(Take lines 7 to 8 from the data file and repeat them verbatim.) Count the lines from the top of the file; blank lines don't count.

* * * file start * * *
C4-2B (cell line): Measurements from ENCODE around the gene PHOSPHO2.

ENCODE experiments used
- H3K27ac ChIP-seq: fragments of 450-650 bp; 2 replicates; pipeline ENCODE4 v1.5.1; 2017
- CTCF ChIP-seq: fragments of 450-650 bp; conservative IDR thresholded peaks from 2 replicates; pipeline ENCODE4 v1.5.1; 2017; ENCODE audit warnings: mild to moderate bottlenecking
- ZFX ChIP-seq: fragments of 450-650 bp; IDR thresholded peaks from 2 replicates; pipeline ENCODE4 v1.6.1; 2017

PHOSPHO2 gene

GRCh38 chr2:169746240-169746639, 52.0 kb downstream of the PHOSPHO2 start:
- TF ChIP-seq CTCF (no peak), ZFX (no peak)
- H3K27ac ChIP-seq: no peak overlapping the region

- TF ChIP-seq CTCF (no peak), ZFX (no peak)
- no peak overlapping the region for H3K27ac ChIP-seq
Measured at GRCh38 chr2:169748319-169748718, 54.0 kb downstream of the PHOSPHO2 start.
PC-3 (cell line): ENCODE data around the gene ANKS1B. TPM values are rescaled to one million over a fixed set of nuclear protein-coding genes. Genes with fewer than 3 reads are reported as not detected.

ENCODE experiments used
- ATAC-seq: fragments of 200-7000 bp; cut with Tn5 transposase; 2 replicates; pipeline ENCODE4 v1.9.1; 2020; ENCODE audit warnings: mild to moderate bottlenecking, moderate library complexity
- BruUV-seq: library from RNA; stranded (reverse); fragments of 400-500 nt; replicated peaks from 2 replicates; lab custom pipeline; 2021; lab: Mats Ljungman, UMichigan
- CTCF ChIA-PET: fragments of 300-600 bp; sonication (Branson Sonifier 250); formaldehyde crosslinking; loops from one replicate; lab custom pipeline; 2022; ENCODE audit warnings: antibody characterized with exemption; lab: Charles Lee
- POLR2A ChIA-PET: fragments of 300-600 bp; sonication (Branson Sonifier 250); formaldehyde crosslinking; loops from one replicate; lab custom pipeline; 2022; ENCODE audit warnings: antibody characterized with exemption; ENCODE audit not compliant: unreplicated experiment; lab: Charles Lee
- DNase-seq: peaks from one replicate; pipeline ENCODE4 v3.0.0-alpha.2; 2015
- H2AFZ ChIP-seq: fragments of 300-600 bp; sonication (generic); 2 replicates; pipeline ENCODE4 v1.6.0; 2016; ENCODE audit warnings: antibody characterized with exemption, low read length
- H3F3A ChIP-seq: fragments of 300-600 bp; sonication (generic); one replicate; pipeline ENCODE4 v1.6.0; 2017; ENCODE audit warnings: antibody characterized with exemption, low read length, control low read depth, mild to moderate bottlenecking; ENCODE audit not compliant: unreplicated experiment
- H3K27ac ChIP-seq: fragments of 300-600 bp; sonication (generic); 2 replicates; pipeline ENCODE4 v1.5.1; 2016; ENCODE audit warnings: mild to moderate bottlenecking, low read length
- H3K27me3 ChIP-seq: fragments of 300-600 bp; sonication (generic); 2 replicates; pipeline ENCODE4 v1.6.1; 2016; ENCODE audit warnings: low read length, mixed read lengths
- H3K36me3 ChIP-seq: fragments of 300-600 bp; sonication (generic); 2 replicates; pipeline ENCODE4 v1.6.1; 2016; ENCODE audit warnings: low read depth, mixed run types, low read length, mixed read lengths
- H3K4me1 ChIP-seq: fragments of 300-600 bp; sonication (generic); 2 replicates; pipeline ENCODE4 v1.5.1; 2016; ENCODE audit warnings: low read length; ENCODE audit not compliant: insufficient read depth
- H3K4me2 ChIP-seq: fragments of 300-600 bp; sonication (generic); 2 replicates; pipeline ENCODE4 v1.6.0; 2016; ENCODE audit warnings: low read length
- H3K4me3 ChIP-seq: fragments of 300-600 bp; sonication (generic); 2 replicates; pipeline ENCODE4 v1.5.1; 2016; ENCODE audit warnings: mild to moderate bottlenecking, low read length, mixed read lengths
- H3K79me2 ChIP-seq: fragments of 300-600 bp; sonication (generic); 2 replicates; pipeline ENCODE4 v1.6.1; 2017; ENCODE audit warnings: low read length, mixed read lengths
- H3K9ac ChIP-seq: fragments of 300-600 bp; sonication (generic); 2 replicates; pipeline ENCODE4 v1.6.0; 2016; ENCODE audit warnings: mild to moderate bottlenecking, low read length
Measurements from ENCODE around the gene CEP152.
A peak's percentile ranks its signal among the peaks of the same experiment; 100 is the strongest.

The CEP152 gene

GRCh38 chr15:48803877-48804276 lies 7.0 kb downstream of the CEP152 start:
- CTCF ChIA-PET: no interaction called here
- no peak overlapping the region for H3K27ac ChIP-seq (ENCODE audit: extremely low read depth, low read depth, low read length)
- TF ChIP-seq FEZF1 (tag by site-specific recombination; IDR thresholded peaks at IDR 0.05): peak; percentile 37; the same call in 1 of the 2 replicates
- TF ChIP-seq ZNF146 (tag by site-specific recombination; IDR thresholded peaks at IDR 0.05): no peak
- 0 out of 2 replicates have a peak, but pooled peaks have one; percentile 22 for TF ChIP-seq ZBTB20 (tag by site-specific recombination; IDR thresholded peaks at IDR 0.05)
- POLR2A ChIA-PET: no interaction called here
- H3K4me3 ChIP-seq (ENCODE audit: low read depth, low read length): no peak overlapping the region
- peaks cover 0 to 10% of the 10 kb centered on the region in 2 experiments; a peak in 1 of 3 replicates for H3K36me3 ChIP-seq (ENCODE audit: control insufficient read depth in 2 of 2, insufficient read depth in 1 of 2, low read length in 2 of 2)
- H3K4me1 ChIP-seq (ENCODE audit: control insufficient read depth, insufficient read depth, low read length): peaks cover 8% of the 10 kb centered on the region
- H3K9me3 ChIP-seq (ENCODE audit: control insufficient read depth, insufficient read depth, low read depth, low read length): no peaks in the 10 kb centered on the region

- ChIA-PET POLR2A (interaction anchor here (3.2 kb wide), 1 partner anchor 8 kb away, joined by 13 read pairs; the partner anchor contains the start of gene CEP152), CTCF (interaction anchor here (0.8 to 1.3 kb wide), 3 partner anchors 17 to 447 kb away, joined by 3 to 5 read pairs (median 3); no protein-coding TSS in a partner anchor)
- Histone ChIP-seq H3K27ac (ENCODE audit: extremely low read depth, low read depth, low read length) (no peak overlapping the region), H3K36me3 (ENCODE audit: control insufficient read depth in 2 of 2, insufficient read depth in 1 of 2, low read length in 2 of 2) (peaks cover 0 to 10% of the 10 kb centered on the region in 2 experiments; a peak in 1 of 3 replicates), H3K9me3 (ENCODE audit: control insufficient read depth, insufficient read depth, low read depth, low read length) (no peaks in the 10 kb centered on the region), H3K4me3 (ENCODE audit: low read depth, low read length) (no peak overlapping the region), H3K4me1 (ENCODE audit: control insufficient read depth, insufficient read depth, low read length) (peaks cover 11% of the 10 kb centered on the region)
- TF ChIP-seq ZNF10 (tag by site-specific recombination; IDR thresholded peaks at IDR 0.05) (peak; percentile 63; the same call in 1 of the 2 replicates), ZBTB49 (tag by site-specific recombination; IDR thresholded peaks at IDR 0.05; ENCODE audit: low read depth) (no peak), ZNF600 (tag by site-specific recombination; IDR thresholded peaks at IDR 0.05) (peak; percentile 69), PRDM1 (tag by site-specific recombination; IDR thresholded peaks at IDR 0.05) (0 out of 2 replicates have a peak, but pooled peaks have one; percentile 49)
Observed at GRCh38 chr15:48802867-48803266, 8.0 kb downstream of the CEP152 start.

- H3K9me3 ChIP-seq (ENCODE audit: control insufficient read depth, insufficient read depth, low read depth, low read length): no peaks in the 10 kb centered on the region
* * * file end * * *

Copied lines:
GRCh38 chr2:169746240-169746639, 52.0 kb downstream of the PHOSPHO2 start:
- TF ChIP-seq CTCF (no peak), ZFX (no peak)